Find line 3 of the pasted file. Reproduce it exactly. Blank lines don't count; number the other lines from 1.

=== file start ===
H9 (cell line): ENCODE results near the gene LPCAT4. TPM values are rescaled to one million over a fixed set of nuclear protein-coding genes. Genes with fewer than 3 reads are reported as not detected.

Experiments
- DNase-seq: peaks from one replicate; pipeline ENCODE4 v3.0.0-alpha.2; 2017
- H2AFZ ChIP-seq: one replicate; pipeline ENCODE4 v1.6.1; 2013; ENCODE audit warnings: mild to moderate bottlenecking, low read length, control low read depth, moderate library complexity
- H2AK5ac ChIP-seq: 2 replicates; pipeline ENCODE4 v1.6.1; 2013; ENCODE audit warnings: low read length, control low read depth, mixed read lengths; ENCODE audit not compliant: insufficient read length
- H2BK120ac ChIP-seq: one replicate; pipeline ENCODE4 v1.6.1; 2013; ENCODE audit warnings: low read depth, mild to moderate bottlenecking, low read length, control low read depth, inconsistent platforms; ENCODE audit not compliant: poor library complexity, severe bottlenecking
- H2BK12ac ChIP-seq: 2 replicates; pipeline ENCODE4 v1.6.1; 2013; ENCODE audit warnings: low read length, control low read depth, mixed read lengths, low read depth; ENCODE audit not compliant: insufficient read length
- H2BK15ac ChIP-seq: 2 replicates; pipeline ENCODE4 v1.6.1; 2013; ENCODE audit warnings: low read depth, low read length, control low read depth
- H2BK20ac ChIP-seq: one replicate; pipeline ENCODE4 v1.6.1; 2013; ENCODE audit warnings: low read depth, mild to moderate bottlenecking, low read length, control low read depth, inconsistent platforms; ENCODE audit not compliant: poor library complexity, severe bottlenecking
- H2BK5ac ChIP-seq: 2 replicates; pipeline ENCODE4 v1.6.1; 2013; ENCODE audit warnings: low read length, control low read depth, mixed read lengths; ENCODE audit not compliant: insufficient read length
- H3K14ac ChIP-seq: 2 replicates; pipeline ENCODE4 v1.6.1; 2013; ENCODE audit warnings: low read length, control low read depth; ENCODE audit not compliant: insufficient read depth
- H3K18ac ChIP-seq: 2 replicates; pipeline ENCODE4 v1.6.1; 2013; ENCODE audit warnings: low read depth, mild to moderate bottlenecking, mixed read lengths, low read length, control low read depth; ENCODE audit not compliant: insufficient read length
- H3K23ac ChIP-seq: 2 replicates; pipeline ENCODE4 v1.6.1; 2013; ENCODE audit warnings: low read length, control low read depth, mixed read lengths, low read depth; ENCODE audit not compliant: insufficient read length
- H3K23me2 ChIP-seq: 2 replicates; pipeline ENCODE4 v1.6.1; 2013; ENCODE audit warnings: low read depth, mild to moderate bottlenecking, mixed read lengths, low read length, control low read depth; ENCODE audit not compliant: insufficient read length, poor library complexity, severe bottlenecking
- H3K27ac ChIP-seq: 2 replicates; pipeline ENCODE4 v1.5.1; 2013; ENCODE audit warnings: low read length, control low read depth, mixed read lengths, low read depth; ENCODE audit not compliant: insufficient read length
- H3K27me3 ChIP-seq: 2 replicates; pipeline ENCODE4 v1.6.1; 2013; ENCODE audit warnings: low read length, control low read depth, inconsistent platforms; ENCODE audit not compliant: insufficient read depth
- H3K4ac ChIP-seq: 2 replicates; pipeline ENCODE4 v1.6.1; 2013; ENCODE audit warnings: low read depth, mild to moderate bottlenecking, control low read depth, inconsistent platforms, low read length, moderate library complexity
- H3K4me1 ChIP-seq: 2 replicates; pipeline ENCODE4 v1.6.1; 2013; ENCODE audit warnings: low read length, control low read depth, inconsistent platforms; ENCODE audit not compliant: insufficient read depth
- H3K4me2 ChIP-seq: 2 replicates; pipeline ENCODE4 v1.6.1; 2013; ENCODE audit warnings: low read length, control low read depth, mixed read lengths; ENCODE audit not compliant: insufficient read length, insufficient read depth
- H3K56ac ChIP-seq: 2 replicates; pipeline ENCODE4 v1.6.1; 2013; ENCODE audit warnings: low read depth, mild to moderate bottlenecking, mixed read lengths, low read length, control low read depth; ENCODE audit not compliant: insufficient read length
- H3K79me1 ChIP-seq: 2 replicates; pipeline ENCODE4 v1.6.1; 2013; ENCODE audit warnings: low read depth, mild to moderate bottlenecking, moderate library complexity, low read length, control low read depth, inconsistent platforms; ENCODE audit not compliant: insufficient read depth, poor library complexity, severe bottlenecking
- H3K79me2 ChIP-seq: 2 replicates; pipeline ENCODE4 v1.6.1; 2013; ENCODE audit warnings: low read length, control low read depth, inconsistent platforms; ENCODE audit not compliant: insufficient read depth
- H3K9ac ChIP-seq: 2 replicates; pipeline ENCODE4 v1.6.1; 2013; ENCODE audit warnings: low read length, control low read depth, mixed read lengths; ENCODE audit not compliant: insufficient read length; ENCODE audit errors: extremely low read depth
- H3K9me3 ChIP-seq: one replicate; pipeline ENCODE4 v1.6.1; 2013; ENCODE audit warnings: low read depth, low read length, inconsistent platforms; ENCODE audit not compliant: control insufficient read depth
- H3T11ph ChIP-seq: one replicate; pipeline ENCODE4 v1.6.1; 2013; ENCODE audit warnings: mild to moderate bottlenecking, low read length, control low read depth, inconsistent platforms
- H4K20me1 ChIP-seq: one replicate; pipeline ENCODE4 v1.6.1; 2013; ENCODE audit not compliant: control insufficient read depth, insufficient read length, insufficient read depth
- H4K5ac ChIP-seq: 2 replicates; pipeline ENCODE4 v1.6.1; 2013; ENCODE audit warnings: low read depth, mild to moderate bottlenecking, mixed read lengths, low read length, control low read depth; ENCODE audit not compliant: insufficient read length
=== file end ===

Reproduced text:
- DNase-seq: peaks from one replicate; pipeline ENCODE4 v3.0.0-alpha.2; 2017